The Associated Press (AP) reports that Panama's National Immigration Service revealed that 21% of these migrants were children or adolescents. The Darien Gap, a dense jungle that connects South America to Central America, is a route predominantly used by migrants from Venezuela, as well as individuals from African and Asian regions.
In response to this unprecedented migration, the United States, Panama, and Colombia launched a joint "60-day surge campaign" in April 2023. The campaign aimed to address the challenges posed by the dangerous Darien corridor by disrupting criminal networks facilitating illegal migration and increasing state presence in the jungle, as stated by the Department of Homeland Security.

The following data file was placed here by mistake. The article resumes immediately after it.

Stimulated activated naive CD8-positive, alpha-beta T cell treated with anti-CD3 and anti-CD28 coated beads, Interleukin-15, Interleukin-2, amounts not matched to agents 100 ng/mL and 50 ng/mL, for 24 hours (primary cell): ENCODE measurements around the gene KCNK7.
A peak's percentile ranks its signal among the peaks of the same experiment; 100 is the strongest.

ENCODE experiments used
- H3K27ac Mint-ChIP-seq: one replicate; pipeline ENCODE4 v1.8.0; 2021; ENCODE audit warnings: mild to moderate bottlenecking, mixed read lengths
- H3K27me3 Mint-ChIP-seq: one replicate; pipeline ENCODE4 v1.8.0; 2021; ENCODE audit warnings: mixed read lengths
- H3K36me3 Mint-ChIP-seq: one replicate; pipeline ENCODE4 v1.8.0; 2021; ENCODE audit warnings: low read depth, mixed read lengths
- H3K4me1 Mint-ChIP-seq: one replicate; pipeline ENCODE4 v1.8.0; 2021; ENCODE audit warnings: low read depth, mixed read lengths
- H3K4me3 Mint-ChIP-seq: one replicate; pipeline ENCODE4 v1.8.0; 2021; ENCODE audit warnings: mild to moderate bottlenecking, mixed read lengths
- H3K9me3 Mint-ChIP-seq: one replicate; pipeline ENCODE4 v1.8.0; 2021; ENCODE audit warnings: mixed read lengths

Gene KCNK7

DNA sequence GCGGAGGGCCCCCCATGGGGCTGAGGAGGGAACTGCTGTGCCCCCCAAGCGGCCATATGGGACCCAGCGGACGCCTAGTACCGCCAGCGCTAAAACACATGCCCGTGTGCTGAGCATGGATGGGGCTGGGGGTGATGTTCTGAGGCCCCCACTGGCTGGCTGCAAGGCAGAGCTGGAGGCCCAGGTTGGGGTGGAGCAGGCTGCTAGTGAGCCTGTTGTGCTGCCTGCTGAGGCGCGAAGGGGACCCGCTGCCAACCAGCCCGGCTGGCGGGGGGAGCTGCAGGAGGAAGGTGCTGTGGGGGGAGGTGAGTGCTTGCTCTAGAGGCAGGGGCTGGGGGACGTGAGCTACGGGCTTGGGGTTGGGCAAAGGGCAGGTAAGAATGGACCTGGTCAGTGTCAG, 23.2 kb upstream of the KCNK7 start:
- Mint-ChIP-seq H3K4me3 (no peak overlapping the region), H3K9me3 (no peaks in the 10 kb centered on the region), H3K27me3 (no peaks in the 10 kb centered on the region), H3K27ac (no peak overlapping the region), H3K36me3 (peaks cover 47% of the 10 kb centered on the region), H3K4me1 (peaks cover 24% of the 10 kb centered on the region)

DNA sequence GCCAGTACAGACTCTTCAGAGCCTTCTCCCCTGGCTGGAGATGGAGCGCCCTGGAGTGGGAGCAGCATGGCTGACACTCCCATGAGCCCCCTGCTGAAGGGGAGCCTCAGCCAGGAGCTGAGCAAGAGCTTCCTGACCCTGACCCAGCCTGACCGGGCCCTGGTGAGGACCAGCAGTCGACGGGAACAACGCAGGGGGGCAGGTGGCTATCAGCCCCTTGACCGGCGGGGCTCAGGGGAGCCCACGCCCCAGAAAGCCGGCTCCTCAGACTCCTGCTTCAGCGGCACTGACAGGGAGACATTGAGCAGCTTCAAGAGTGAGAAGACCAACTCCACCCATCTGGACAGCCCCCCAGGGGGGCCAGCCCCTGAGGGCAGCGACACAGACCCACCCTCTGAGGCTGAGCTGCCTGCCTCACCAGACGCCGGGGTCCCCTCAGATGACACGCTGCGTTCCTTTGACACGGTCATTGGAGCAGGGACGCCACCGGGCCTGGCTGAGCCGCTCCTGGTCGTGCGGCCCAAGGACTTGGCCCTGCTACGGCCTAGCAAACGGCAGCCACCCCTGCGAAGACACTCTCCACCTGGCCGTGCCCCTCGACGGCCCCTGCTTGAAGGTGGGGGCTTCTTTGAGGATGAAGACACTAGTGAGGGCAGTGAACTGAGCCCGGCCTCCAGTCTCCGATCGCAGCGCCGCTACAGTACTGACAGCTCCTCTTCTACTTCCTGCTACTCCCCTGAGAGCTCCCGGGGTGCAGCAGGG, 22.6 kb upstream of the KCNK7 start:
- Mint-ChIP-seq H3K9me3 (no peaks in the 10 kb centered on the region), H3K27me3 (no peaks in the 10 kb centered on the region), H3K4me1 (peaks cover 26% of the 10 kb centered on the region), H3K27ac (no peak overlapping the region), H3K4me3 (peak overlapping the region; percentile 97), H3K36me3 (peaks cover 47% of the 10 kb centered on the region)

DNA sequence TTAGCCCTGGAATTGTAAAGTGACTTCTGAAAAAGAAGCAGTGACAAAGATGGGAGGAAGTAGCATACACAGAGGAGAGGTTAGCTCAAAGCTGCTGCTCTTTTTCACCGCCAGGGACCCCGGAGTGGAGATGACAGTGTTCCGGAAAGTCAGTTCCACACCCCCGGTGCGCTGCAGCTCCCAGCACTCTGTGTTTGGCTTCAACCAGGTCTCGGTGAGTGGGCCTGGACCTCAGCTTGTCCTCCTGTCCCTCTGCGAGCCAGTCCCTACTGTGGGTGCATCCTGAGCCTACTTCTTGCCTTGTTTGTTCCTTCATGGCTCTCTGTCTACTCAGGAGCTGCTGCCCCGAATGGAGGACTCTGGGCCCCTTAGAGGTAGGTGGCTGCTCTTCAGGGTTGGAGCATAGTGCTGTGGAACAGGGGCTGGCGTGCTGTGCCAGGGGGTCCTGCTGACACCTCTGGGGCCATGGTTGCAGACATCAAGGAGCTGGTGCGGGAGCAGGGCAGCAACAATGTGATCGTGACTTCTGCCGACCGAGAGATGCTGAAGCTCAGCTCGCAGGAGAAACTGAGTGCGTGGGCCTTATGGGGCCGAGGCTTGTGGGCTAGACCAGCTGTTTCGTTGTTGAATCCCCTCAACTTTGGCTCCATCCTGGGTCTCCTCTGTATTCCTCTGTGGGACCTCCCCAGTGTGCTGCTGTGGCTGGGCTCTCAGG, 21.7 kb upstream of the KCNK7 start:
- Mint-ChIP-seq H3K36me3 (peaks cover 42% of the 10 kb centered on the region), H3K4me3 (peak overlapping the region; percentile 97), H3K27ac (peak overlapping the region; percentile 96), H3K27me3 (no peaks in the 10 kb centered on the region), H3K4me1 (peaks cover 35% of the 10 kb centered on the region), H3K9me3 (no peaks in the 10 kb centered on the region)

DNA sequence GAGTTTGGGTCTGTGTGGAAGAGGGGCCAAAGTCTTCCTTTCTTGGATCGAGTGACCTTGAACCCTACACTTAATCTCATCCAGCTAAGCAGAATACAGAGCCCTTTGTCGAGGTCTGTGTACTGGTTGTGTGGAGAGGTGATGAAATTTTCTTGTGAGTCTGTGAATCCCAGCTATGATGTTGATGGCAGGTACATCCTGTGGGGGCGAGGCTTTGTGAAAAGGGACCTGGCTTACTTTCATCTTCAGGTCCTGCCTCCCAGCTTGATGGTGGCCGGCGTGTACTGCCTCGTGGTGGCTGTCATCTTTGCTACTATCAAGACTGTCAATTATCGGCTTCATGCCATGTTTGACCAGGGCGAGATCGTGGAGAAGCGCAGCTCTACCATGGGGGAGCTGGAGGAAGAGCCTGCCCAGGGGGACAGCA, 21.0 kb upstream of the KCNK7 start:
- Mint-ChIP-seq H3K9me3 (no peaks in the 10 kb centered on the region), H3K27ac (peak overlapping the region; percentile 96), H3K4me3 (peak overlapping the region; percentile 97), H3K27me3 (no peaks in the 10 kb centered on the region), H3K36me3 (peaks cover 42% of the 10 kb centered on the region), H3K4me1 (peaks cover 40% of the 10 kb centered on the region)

UNICEF projects that the number of migrants crossing the 66-mile stretch of dense jungle between Colombia and Panama will nearly double by the end of 2023, potentially reaching 400,000 individuals. Additionally, UNICEF reports an "unprecedented" influx of unaccompanied children undertaking this perilous journey. The organization highlights that the Darien Gap route is one of the most dangerous in the world.
The migrants embarking on this journey come from diverse countries such as Venezuela, Haiti, Ecuador, China, and Colombia. They are driven from their homes by factors including conflict, climate change, and more, according to UNICEF. However, along their arduous journey, these migrants face numerous threats, including armed assault, trafficking, robberies, sexual assault, diseases, wild animal attacks, and rushing rivers, as highlighted by UNICEF.